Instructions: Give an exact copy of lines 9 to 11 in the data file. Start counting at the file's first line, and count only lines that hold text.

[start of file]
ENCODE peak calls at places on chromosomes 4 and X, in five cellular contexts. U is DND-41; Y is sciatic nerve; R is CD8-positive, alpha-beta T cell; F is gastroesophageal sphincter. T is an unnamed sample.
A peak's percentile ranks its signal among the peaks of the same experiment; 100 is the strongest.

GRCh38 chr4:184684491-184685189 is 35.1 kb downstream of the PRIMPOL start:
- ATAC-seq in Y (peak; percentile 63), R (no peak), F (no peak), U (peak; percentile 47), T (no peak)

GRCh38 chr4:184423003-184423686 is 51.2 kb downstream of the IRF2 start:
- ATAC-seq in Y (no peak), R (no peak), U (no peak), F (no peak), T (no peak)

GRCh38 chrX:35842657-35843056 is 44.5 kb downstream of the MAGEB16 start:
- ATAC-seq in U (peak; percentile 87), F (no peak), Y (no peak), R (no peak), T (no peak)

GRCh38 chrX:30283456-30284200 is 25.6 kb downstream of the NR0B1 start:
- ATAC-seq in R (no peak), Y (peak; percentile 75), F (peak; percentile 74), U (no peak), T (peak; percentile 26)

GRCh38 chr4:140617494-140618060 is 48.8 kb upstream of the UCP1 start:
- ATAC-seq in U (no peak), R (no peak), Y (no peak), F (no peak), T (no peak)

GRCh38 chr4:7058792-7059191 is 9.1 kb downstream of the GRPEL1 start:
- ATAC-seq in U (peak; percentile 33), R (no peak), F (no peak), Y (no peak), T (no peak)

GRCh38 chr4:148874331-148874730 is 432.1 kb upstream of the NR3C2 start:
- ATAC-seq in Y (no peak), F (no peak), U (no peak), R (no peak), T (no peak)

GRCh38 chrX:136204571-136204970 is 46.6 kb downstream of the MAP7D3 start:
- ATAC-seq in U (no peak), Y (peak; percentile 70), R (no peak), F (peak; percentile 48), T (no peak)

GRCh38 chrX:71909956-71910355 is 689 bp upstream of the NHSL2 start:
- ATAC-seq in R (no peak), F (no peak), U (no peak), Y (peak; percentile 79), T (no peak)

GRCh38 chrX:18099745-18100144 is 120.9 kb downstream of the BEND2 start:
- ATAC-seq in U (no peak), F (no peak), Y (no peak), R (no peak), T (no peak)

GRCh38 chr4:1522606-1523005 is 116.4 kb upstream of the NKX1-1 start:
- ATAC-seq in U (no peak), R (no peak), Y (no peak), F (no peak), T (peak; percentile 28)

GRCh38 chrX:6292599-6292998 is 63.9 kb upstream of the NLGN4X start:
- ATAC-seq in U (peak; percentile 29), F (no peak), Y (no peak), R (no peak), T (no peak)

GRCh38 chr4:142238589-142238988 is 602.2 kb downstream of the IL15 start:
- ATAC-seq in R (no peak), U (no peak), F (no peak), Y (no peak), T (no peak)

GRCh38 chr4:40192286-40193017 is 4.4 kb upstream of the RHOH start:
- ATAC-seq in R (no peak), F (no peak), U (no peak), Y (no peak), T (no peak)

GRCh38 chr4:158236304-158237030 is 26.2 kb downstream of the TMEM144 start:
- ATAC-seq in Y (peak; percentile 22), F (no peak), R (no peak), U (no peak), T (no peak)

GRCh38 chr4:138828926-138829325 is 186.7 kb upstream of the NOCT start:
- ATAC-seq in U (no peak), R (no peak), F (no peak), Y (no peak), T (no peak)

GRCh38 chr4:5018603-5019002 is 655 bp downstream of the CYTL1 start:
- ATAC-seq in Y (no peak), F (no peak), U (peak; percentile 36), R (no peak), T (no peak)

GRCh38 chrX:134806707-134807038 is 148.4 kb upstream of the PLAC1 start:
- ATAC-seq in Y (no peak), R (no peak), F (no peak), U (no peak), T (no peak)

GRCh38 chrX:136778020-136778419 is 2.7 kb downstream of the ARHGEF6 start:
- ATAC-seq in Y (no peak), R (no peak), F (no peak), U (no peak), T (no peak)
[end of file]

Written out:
GRCh38 chrX:30283456-30284200 is 25.6 kb downstream of the NR0B1 start:
- ATAC-seq in R (no peak), Y (peak; percentile 75), F (peak; percentile 74), U (no peak), T (peak; percentile 26)

GRCh38 chr4:140617494-140618060 is 48.8 kb upstream of the UCP1 start: